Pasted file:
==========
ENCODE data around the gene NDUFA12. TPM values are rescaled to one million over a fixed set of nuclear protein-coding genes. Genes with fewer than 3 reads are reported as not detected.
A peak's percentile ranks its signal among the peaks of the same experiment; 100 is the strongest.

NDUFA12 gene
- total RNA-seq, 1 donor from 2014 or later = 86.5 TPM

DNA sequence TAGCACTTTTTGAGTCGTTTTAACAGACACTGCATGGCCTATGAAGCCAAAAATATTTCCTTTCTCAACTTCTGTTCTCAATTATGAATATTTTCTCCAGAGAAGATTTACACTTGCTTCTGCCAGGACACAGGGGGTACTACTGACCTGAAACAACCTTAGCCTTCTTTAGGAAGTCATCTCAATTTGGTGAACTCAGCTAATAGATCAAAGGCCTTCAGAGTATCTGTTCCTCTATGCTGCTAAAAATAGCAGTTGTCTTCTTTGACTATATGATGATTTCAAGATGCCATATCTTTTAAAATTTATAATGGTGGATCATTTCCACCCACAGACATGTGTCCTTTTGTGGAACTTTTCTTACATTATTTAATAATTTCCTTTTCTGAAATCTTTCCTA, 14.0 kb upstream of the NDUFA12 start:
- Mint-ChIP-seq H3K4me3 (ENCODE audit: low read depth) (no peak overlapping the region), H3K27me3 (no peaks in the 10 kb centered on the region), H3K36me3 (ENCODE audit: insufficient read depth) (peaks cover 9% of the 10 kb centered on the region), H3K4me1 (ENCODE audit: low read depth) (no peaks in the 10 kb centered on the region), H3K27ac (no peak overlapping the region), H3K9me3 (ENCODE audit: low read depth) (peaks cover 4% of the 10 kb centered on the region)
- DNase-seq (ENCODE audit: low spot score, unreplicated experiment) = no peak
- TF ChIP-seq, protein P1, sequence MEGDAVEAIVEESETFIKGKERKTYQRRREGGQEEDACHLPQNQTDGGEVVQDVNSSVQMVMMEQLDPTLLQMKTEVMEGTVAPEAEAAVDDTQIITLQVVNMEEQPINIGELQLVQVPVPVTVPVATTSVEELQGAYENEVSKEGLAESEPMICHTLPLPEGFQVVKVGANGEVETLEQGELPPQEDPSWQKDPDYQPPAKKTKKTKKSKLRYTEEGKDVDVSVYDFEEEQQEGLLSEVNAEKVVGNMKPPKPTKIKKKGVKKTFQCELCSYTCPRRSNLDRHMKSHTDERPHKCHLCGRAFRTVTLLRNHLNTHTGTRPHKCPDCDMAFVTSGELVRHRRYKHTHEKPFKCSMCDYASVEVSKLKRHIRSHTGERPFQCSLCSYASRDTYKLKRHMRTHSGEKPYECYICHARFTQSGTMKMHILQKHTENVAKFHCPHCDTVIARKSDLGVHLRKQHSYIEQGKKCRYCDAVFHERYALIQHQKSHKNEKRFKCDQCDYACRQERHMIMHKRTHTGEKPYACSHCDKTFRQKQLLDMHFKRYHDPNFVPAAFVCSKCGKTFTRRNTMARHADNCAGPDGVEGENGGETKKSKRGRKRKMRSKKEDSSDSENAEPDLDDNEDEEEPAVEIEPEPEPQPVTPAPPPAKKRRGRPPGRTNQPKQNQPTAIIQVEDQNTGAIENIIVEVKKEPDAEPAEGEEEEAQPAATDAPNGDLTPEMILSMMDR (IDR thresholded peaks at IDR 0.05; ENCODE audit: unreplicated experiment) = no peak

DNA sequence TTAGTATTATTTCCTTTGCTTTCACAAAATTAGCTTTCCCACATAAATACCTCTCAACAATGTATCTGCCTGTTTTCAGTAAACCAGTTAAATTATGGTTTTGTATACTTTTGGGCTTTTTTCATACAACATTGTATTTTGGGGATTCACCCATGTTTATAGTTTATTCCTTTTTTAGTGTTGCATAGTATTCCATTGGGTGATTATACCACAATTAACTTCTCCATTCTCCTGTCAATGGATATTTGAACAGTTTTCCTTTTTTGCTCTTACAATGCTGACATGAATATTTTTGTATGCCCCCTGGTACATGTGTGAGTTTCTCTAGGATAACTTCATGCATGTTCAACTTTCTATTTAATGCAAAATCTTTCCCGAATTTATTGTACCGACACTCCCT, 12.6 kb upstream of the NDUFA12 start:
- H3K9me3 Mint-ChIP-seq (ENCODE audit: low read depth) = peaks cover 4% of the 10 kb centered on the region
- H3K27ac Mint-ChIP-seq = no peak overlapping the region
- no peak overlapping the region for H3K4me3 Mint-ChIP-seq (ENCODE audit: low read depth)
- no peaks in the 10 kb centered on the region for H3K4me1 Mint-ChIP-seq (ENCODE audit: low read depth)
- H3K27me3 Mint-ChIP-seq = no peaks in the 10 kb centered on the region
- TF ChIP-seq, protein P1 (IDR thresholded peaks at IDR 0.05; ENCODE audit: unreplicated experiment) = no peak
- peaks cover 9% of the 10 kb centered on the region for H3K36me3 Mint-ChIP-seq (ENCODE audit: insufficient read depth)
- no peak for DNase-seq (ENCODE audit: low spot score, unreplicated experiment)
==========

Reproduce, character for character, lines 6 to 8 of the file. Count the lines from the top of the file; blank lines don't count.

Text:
- Mint-ChIP-seq H3K4me3 (ENCODE audit: low read depth) (no peak overlapping the region), H3K27me3 (no peaks in the 10 kb centered on the region), H3K36me3 (ENCODE audit: insufficient read depth) (peaks cover 9% of the 10 kb centered on the region), H3K4me1 (ENCODE audit: low read depth) (no peaks in the 10 kb centered on the region), H3K27ac (no peak overlapping the region), H3K9me3 (ENCODE audit: low read depth) (peaks cover 4% of the 10 kb centered on the region)
- DNase-seq (ENCODE audit: low spot score, unreplicated experiment) = no peak
- TF ChIP-seq, protein P1, sequence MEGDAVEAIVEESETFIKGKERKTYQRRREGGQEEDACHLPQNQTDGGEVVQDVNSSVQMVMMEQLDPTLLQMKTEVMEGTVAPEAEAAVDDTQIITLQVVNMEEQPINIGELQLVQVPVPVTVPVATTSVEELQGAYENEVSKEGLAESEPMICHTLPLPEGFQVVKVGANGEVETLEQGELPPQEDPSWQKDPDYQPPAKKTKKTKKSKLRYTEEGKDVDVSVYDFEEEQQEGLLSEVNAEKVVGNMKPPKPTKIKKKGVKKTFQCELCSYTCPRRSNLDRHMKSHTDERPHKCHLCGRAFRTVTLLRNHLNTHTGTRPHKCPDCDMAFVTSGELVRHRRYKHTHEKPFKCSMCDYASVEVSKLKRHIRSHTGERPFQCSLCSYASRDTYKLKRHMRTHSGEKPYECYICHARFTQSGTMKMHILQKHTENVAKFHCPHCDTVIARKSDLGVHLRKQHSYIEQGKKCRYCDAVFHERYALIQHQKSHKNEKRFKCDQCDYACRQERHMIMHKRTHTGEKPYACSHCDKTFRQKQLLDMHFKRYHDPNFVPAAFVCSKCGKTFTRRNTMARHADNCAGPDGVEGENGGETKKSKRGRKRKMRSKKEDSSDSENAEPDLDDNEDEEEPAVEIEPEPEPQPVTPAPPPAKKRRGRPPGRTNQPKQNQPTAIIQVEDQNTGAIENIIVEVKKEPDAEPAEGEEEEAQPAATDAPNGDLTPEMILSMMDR (IDR thresholded peaks at IDR 0.05; ENCODE audit: unreplicated experiment) = no peak